How to Teach Children to be Successful Writers

  • November 14, 2015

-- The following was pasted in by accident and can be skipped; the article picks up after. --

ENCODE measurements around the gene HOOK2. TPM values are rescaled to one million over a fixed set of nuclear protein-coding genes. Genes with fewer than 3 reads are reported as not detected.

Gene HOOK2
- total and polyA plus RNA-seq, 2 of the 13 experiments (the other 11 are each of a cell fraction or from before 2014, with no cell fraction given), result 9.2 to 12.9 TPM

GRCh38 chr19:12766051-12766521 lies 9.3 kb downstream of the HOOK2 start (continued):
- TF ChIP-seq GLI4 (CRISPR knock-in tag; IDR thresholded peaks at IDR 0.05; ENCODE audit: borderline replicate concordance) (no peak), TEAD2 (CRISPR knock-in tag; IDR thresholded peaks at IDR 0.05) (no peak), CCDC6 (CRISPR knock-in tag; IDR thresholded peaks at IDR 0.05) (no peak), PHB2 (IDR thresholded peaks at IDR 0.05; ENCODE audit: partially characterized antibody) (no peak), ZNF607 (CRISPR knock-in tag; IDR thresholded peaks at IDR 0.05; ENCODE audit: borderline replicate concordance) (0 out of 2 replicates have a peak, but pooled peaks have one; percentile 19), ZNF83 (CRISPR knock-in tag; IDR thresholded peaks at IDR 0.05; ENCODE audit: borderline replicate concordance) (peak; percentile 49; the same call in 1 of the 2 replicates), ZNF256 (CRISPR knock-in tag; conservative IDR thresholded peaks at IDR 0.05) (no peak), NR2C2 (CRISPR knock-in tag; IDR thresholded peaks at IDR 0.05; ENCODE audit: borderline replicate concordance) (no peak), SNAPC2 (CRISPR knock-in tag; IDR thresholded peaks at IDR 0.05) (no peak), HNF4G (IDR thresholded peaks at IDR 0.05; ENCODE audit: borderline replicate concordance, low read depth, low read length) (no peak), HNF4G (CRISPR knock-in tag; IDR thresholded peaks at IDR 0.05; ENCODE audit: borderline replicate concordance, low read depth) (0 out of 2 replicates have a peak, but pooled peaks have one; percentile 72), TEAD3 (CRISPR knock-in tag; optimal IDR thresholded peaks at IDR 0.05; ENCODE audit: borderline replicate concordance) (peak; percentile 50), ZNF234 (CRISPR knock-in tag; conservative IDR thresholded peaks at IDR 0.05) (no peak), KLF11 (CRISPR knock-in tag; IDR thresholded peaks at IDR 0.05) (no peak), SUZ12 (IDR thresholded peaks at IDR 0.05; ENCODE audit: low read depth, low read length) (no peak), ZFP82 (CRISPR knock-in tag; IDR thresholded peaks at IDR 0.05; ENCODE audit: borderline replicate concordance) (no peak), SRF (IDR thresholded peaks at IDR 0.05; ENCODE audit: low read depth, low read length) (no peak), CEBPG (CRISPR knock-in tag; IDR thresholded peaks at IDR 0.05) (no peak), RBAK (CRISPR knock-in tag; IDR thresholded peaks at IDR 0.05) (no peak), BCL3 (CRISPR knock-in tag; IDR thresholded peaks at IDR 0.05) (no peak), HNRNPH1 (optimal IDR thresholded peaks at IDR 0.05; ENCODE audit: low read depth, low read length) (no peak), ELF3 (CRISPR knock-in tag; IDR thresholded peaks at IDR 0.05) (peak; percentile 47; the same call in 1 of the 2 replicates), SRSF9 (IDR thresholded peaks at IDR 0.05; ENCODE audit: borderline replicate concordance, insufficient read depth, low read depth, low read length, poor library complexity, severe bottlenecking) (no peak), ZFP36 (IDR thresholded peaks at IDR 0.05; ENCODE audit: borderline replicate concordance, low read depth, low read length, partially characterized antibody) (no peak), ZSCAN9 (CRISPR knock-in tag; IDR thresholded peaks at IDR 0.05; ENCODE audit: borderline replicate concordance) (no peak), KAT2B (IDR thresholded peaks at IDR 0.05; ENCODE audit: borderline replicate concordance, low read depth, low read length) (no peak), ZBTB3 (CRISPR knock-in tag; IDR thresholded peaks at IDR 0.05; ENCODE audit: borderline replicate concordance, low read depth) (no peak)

Preschool teaching expectations are changing. Some things are constant: parents will always seek a safe environment where their child can learn to get along with others, develop independence and strengthen creativity, practice self-expression and learn to follow routines. However, new initiatives are afoot: what began as NCLB (No Child Left Behind) legislation has morphed into the new CCSS (Common Core State Standards) and Assessment expectations of all public schools, and these standards have spread to state preschools. Discussion of universal preschool is on the rise and moving towards the reauthorization of the ESEA (Elementary Secondary Education Act). One of the important concerns throughout is how to help our less-advantaged youngest learners before they enter the elementary years and find themselves already lagging behind their more-fortunate peers.